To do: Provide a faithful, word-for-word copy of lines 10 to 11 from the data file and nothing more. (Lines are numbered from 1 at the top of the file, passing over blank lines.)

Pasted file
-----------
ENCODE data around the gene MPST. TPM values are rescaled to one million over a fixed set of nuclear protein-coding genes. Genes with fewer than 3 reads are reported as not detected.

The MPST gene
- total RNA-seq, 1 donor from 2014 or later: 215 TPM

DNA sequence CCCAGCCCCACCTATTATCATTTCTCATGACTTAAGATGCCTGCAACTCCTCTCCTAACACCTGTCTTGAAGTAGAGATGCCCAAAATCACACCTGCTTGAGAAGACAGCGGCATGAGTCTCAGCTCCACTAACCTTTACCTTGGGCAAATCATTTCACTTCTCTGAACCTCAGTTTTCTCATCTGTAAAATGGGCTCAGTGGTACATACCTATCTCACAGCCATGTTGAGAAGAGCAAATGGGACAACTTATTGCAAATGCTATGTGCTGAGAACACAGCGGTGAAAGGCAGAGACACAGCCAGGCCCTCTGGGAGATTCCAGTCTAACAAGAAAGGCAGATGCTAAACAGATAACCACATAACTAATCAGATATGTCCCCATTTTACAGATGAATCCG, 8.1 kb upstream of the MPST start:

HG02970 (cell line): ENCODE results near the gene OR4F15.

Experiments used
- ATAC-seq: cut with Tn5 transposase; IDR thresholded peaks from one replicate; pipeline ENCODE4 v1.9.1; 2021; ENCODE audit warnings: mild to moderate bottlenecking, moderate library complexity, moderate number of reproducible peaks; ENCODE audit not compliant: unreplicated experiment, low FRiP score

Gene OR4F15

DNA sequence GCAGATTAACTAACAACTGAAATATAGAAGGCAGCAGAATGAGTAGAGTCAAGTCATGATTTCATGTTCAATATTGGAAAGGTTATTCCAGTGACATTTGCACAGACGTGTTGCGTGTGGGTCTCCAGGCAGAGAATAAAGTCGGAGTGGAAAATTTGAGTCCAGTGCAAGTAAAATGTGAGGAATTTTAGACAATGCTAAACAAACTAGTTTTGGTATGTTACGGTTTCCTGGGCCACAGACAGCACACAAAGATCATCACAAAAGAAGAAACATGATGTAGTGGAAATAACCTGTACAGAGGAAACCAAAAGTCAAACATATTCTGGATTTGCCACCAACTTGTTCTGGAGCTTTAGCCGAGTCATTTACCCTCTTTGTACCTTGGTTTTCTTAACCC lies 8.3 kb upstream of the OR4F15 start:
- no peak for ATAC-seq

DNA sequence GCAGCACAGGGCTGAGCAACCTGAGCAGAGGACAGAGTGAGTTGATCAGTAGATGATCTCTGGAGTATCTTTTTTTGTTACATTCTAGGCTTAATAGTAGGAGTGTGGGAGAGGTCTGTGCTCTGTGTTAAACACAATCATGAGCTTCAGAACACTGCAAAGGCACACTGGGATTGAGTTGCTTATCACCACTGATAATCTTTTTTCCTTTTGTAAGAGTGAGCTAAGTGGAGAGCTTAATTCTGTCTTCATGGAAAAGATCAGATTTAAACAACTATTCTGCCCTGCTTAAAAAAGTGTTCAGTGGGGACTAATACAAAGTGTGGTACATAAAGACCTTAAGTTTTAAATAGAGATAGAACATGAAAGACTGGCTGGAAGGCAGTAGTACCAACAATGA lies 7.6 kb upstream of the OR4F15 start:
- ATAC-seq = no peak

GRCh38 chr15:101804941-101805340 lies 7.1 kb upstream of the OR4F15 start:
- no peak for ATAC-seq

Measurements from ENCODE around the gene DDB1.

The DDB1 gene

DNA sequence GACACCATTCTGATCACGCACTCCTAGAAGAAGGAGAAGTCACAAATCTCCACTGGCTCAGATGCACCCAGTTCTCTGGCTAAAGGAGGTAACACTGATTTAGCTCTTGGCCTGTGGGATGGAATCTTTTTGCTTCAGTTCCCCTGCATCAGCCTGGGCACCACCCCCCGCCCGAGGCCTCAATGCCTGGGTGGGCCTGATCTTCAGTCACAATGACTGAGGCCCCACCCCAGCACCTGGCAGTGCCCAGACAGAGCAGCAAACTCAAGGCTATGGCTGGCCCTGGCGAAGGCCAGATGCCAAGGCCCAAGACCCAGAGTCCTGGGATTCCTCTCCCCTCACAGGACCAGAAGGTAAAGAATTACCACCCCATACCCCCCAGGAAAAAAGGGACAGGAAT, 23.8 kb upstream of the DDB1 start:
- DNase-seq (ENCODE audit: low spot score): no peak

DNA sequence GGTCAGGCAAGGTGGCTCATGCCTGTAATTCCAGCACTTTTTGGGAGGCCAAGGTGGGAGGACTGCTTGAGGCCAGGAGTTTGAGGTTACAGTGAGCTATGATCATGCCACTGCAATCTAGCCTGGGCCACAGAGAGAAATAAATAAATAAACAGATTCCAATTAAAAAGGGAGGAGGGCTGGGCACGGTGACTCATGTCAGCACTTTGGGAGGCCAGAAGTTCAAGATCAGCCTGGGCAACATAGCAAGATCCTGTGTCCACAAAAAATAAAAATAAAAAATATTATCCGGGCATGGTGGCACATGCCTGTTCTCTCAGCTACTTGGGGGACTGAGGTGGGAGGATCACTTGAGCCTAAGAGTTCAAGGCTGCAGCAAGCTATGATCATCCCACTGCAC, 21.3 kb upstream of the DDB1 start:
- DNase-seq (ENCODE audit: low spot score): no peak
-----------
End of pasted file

- no peak for ATAC-seq

DNA sequence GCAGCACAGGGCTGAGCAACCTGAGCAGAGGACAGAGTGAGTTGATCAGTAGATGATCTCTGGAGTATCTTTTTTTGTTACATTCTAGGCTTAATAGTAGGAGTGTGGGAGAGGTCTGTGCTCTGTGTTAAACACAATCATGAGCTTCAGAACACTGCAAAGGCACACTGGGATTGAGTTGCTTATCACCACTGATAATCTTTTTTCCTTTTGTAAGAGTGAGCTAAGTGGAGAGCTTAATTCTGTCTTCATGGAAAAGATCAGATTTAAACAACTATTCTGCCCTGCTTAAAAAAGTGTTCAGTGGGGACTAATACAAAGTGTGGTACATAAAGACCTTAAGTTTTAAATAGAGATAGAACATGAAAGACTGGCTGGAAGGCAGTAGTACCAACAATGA lies 7.6 kb upstream of the OR4F15 start: